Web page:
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2020 CS:GO Esports So Far

Zakaria Almughrabi

Counter-Strike: Global Offensive has certainly had an interesting 2020 so far. Thanks to worldwide travel restrictions stemming from COVID-19, the CS:GO scene has entered a new mini online era. Beginning with ESL Pro League Season 11, all LAN events have been cancelled. In their place, tournament organizers have committed to regional online versions of their planned events.


Counter-Strike’s ongoing online era has been a chaotic ride with much more to come. (Photo courtesy ESL)

This shift has resulted in a great variance when it comes to which teams are actually winning. Many usual favorites such as Astralis have seen a great decline since online play started. Conversely, there have been many big tournament wins by unexpected squads like BIG and Complexity. HLTV’s worldwide rankings reflect this. Four teams have held the number one spot in the past four months.

Individual team standings aside, the CS:GO event structure as a whole has also been greatly affected. Most notably, the ESL One Rio Major was moved from May to November, taking the place of the Fall Major. This move came with a doubling of the prize pool, but the fact remains that there will only be one Major in the year for the first time since 2013.

The Rio Major

Valve took this opportunity to change how teams qualify for CS:GO Majors. Starting in April, the RMR (Regional Major Rankings) points system was introduced. The goal was to reward teams who placed consistently well across the entire year while still taking recent success into account.

Previously, the top eight teams from the preceding Major automatically qualified for the following one as “Legends” who would start in the top 16. The next six teams were granted the title of “Challenger” and also qualified for the next Major, but would have to start in the top 24. The final 10 Challenger spots were allotted to the winners of the various regional Minor tournaments.

Now, all CS:GO Major qualification spots will be decided by RMR points. Instead of giving direct qualification, the previous Major now only gives a small amount of points to teams who placed top 16. Each region has been given a certain number of Legend, Challenger, and Contender spots based on their worldwide performance. The breakdown for the Rio Major is:

Europe N. America CIS Asia Oceania S. America
Legend 3 3 2 0 0 0
Challenger 6 1 1 0 0 0
Contender 2 1 2 1 1 1

Besides the method of qualifying for the Major, the format of the tournament will be exactly the same as before.

The plan to host three RMR events for teams to earn points towards Major qualification is well under way. ESL One Road to Rio and cs_summit 6/WePlay! Clutch Island have already been played, leaving just one more chance for teams to earn RMR points.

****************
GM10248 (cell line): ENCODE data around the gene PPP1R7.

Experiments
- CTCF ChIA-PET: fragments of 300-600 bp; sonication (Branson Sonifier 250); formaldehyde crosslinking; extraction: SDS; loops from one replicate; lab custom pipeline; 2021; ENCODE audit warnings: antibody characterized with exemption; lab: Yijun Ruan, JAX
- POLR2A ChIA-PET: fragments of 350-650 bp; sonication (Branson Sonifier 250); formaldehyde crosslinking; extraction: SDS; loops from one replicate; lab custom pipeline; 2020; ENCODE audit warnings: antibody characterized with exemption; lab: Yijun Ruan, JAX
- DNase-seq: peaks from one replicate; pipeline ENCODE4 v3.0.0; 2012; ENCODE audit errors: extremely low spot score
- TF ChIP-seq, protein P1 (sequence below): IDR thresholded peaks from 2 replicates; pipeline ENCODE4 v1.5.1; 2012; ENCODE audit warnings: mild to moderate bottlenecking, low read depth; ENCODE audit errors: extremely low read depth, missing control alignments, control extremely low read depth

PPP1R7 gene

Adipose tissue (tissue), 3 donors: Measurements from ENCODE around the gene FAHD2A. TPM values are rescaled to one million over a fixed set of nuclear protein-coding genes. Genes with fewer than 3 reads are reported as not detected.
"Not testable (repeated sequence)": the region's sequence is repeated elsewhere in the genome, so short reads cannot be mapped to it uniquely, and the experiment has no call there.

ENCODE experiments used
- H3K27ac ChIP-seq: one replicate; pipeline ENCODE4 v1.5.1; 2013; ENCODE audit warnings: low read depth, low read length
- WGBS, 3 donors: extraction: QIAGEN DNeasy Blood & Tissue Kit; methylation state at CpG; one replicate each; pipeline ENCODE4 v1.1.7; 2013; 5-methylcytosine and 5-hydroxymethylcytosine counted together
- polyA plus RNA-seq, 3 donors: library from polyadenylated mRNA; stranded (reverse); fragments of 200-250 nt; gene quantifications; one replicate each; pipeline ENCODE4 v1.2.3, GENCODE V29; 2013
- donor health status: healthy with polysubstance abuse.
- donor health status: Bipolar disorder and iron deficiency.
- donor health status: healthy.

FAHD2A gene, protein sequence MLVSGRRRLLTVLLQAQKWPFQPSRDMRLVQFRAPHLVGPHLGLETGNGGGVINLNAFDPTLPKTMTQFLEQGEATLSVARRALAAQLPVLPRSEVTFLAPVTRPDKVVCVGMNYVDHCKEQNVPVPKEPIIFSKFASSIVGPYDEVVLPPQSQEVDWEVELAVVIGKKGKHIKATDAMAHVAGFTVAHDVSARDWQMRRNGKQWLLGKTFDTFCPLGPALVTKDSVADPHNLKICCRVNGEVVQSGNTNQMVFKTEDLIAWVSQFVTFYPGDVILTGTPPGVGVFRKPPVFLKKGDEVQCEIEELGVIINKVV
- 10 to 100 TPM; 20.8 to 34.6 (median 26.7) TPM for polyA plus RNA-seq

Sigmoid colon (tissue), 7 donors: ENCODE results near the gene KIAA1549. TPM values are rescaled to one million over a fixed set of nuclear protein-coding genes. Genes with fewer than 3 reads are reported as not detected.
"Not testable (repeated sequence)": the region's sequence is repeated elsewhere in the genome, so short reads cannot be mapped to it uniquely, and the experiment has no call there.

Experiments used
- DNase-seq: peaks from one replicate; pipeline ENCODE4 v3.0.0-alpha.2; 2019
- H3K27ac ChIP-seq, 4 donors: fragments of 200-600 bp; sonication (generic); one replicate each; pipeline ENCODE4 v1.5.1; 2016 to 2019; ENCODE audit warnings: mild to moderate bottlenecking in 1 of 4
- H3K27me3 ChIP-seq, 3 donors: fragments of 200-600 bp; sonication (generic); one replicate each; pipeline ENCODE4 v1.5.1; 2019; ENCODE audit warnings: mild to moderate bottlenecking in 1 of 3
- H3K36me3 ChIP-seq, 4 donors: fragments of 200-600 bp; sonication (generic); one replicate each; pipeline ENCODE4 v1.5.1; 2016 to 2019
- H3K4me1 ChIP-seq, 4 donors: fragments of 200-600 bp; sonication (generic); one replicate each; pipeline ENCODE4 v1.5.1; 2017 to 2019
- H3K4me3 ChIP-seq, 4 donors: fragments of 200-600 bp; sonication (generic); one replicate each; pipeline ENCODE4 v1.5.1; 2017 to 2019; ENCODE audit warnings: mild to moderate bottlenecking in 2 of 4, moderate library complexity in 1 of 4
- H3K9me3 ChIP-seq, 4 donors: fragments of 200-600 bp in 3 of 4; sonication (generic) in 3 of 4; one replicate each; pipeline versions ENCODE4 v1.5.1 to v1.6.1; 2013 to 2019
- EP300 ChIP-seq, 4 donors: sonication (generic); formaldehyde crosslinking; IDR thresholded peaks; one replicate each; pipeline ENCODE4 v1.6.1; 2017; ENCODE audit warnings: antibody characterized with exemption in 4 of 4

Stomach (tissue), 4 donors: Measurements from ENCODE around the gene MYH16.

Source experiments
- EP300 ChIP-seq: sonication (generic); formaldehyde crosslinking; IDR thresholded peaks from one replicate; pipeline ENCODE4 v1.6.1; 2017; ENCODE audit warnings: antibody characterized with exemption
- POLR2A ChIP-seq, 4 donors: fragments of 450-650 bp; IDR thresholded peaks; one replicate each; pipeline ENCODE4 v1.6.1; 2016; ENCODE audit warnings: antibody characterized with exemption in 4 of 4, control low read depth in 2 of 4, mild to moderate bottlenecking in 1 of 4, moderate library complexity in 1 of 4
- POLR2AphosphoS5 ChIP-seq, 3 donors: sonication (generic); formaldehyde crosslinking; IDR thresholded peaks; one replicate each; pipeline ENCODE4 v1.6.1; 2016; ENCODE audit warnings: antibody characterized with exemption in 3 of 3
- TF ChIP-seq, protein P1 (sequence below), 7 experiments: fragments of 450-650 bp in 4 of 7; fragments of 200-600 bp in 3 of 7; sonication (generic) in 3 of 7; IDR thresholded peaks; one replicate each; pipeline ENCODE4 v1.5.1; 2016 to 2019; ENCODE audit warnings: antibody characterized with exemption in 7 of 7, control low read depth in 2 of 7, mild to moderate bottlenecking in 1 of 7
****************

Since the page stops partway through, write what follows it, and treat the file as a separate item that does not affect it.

(Photo courtesy Liquipedia)

Over in Europe, Team Vitality is the only team to officially qualify for the Rio Major so far. While they haven’t won either event, they placed in the top four in both. This consistency has them in the lead by nearly 1000 points. It would take a colossal failure at the final RMR event to cost them their Legend qualification spot.

Below them in the final two Legend spots are G2 Esports and Astralis. These two teams placed second and first at Road to Rio respectively. G2 went on to place in 9th at cs_summit 6, while Astralis opted not to play while they rebuilt their roster. The only thing keeping them in the top three is their 800 points from winning the Berlin Major last year.

Hot on their heels are five teams between the 2000 to 2300 point range. GODSENT are particularly interesting, as they’ve placed 7th and 5th so far and have no points from Berlin, but are in fourth place in total points. ENCE, NiP, and FaZe Clan have had their share of success and failure. FaZe earned the highest finish among them at 3rd, then followed it directly by an 11th. BIG recently took the CS:GO scene by storm with their win at cs_summit 6. The fact that they have only earned points at one event and are still in a Challenger qualification spot speaks as to how recent form will still be incredibly important.

Although the third RMR event has not been announced yet, we already know the point totals up for grabs. A cool 2500 prize for first place will guarantee almost any team a top three finish. Even 10th place will net a team almost 1100 points. The current cutoff for Major qualification is Heroic at 1625, making this race open to all participants.

North America


(Photo courtesy Liquipedia)

The North American race is much more cut and dried. Whereas Europe has 11 total spots at the Major, NA only has five, three being Legend spots. The top six teams have between 3650 and 2875 points. After that the drop off is a steep ~800. Even if one of those top six slips, it would take a fantastic run from a massive underdog to thoroughly upend the rankings.